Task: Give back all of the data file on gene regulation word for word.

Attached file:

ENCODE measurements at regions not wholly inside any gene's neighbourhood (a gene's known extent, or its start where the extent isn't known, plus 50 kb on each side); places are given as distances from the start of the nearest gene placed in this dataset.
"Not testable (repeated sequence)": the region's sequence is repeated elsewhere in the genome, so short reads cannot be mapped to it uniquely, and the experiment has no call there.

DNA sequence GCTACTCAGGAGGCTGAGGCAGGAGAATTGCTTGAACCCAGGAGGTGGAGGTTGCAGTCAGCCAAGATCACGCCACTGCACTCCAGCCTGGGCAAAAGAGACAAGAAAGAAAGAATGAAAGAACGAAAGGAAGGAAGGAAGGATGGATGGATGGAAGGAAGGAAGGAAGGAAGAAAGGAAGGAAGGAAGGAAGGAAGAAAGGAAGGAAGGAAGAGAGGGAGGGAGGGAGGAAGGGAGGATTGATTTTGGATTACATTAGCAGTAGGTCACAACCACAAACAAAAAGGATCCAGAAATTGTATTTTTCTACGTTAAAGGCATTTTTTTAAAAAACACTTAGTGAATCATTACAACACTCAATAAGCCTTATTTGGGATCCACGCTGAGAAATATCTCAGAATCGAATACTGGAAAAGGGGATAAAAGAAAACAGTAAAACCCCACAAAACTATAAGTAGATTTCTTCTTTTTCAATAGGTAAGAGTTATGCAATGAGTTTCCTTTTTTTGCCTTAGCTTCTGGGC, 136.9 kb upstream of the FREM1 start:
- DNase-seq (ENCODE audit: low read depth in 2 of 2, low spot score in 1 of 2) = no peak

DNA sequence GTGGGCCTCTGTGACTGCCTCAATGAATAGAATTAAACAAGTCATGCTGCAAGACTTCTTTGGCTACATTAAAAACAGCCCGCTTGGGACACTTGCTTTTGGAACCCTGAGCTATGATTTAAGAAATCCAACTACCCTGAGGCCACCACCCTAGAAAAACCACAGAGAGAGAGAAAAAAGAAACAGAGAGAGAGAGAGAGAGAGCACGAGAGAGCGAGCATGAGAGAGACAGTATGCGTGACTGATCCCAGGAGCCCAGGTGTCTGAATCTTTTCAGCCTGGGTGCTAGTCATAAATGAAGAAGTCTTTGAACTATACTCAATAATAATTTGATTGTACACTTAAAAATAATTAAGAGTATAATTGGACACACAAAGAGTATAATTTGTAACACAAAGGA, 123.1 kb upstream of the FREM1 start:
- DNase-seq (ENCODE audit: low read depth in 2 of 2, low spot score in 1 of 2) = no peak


ENCODE measurements at regions not wholly inside any gene's neighbourhood (a gene's known extent, or its start where the extent isn't known, plus 50 kb on each side); places are given as distances from the start of the nearest gene placed in this dataset.
"Not testable (repeated sequence)": the region's sequence is repeated elsewhere in the genome, so short reads cannot be mapped to it uniquely, and the experiment has no call there.

DNA sequence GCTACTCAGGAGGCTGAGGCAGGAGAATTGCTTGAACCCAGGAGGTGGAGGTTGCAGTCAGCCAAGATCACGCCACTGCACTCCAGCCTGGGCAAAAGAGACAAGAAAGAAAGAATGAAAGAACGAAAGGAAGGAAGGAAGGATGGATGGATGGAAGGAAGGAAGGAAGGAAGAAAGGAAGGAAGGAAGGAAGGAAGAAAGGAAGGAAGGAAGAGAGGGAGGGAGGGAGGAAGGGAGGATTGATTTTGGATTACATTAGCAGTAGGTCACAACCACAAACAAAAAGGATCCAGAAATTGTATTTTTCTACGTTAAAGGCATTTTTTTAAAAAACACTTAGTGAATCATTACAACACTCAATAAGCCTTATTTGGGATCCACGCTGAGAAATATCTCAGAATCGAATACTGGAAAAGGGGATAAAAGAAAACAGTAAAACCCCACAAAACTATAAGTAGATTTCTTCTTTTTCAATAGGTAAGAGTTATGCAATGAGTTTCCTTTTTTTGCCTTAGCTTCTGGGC, 136.9 kb upstream of the FREM1 start:
- DNase-seq (ENCODE audit: low read depth in 2 of 2, low spot score in 1 of 2) = no peak

DNA sequence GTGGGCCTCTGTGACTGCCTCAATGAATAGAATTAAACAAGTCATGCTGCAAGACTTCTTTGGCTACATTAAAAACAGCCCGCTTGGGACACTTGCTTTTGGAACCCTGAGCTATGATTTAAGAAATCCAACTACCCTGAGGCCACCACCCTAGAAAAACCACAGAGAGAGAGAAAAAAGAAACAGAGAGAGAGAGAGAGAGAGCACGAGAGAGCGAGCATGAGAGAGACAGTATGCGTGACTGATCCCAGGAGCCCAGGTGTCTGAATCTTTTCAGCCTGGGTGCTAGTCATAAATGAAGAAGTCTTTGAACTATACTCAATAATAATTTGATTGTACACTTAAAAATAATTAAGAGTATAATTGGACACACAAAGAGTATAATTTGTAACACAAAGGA, 123.1 kb upstream of the FREM1 start:
- DNase-seq (ENCODE audit: low read depth in 2 of 2, low spot score in 1 of 2) = no peak